SBS has announced its programming slate for 2015 at its up fronts event in Sydney.
The broadcaster shared plans to build on its success with multicultural audiences while continuing to highlight the events and issues that reflect all Australians.
Managing director Michael Ebeid said: “I am proud that 40 years on after our beginnings as a two station radio network, SBS today is delivering Australian audiences the most innovative, ground-breaking, award-winning programs, across all platforms. We are an irreplaceable part of today’s multicultural Australia, the network perfectly positioned to reflect our diversity and we are looking forward to a strong, dynamic 2015.”
In 2015, SBS will provide viewers with 26 new Australian commissioned programs, including The Principal , a dramatic story of intrigue set against the backdrop of a boys’ high school in turmoil in South West Sydney. Starring Alex Dimitriades and Aden Young, The Principal is being produced by renowned Australian producer Ian Collie.
In an Australian first, the inmates of a Darwin prison are shown in a new light, sharing their feelings, faults and experiences through music in Prison Songs.
Paul McDermott joins SBS to host a new comedy series, Room 101.
Poh Ling Yeow will front a new cooking show Poh and Co while chef Luke Nguyen hits the United Kingdom, Silvia Colloca heads to her homeland in Made in Italy with Silvia Colloca, and Destination Flavour traverses Scandinavia.
Shaun Micallef heads to India to immerse himself in the Hindu world of Gods, Gurus and the Ganges in Shaun Micallef’s Stairway to Heaven; the cast of Angry Mile have a unique front row seat into Australian life from behind the spits of meat in the cultural institution that is the great Aussie kebab shop; and internationally acclaimed SBS series Go Back to Where You Came From, the format rights of which have sold into 12 countries returns, as does the celebrated genealogy series Who Do You Think You Are? for its seventh Australian season, featuring big names such as Geoffrey Rush and David Wenham.
SBS said that in 2015 RocKwiz, Eurovision and the Sydney Gay and Lesbian Mardi Gras will be bigger, better and more colourful than ever.
The broadcaster will continue to evolve the game of football by bringing the A-League to Australian audiences, in addition to cycling event the Tour de France, in its 24th year on SBS.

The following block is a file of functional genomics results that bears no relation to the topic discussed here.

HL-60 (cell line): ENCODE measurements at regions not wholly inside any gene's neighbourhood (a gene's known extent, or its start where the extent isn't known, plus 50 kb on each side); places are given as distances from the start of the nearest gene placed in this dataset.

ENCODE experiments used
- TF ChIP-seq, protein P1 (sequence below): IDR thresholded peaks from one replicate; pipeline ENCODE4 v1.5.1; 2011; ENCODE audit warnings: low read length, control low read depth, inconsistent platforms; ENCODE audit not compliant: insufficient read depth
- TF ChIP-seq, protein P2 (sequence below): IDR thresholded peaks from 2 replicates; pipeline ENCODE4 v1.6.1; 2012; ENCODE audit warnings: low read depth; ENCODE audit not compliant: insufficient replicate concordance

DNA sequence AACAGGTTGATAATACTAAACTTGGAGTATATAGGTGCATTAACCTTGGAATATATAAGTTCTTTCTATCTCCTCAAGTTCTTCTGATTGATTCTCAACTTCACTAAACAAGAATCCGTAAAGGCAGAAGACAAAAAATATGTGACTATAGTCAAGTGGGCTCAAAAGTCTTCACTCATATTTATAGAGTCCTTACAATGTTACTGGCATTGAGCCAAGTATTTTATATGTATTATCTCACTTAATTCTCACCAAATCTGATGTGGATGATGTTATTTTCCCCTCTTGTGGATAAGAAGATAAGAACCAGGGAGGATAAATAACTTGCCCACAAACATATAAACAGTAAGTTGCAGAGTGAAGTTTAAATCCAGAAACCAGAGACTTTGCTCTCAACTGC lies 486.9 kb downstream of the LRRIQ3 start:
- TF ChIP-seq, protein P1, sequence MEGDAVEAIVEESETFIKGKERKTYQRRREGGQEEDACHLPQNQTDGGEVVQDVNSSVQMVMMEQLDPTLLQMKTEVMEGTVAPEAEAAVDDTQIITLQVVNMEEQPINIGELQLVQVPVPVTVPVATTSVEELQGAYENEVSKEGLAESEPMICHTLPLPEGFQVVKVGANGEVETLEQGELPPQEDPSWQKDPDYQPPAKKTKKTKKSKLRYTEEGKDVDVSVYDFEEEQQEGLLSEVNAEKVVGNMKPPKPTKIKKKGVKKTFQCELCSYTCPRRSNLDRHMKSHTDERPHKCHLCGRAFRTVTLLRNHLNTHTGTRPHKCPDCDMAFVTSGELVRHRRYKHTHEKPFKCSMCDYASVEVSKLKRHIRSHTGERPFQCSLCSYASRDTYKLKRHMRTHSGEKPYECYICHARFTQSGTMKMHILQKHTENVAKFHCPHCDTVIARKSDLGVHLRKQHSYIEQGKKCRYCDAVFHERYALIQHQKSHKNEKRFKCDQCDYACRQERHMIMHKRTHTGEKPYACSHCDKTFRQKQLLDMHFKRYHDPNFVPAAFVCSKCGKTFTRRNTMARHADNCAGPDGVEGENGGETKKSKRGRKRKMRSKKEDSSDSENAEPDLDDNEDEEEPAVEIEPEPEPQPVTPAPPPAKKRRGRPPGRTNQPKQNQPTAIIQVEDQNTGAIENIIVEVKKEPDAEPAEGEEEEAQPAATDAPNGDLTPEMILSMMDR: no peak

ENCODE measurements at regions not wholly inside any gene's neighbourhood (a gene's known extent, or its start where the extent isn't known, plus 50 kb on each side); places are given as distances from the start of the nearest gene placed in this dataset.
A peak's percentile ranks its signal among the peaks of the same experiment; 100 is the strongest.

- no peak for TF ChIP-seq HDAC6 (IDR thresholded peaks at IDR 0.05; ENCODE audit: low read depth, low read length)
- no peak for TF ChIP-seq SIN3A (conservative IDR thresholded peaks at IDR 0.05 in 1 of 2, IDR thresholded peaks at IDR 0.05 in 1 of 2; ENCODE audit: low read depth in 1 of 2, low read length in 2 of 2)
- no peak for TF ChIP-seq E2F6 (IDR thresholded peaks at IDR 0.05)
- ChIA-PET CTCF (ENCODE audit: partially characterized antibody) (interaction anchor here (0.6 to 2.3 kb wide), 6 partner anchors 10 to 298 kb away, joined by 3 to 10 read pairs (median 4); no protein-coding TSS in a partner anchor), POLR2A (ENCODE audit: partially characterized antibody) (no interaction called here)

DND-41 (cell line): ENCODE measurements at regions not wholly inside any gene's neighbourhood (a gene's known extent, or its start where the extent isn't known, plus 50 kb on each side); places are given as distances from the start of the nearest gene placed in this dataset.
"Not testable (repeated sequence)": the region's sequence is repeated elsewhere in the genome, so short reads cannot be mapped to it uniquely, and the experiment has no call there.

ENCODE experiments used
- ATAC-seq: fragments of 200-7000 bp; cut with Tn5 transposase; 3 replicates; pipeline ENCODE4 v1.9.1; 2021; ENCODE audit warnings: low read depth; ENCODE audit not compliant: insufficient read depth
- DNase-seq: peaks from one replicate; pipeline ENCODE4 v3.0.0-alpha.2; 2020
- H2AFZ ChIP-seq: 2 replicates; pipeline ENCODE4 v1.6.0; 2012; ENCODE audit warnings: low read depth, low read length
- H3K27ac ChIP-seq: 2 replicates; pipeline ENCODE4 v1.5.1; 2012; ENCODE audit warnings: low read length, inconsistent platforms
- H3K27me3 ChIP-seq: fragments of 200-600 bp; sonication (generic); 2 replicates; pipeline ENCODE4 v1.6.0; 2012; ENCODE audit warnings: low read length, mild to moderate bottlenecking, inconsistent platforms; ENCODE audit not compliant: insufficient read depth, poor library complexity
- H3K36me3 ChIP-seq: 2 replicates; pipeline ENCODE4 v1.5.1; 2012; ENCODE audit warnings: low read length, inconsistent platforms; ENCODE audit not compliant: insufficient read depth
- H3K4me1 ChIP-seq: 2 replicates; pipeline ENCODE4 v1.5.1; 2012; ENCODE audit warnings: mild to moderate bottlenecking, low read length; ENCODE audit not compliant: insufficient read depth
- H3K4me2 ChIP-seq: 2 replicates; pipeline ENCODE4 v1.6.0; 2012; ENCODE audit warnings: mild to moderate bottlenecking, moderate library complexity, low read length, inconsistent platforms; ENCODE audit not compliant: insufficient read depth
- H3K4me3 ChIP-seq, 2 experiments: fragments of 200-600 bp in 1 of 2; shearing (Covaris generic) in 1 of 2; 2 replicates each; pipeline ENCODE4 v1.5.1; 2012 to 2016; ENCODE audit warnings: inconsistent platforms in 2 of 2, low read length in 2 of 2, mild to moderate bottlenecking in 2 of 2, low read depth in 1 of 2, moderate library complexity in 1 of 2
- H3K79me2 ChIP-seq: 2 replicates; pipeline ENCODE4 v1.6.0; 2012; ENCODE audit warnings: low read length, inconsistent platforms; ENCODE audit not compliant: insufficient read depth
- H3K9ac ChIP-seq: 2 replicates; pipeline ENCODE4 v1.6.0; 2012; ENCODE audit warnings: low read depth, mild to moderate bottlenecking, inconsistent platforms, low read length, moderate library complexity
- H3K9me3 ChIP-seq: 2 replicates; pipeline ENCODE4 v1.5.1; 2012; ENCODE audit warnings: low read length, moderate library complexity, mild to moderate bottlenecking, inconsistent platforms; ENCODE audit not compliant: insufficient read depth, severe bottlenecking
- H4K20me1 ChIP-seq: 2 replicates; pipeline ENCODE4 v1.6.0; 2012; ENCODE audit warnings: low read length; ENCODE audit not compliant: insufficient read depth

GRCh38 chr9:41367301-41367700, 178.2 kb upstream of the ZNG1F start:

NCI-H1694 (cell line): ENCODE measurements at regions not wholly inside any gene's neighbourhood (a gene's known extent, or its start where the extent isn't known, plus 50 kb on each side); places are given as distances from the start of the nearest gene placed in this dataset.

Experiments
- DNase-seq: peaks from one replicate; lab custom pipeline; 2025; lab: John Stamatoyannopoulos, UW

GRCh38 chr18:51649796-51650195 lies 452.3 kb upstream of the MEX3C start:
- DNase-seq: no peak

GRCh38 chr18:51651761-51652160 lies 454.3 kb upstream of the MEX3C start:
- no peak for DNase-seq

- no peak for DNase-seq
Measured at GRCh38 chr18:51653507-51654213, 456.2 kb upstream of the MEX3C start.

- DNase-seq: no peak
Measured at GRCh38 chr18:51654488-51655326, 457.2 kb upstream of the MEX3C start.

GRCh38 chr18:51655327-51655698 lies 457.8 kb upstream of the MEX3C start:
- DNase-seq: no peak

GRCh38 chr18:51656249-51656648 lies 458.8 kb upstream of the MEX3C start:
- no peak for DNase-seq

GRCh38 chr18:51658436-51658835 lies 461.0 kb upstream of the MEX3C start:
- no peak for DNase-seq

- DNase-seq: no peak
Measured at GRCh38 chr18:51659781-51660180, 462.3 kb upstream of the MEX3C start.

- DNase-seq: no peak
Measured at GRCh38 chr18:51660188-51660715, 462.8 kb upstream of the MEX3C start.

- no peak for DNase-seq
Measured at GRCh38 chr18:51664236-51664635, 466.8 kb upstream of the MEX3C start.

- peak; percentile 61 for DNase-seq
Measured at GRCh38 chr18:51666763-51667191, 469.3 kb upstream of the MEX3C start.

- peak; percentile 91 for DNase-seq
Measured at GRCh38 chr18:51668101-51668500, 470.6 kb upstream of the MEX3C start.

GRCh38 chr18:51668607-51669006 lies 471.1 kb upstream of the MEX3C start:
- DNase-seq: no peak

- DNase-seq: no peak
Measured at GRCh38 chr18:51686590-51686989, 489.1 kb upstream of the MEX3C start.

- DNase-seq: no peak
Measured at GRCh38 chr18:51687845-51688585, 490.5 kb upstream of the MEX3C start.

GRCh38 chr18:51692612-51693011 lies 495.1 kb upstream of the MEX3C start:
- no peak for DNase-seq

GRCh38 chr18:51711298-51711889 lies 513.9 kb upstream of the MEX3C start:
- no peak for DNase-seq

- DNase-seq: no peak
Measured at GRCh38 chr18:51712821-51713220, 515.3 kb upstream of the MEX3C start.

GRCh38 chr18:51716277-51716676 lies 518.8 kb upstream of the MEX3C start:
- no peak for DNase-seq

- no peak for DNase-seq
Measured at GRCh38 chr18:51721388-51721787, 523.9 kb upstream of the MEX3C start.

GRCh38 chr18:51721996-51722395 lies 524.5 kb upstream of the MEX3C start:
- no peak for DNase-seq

“The World Cup final between Argentina and Germany registered 1.2 million viewers nationally, with 260,000 live video streams going on at the same time. It was 5am on a Monday morning. It just goes to show the power of football in this country,” said Ebeid.
“When you think of SBS in 2015, you’ll think premium. Our premium content may not be for everyone, but our food is real food, not reality food. Nobody can match our cycling coverage, showcasing France, Spain and Italy. We know we are the home of football for many Australians. Our news coverage is the most trusted of any commercial network in Australia.”
Next year NITV enters its third year as a free-to-air channel under the SBS banner. Returning to NITV next year; The Marngrook Footy Show, Kriol Kitchen, Express Yourself and music show, Fusion hosted by former Australian Idol, Casey Donovan.
SBS on demand is accessible across 22 different platforms, “more than any other Australian media company”.
“SBS programming in 2015 is premium, innovative, influential and it’s diverse – that’s our point of difference. We believe in being known in the market for curating quality content for those hard to reach audiences and with our unique research, SBS Media can provide agencies with insights into understanding multicultural Australia today,” said Andrew Cook, the director of advertising sales at SBS.
SBS has recently undertaken research with the help of research company Pollinate which is helping to guide SBS. The study revealed insights into the Australian identity with the key finding that Aussies are either very traditional or very progressive. Australians see their country as becoming even more multicultural making the broadcaster more important than ever before.
“When you think of SBS in 2015, you’ll think of influence,” said Ebeid.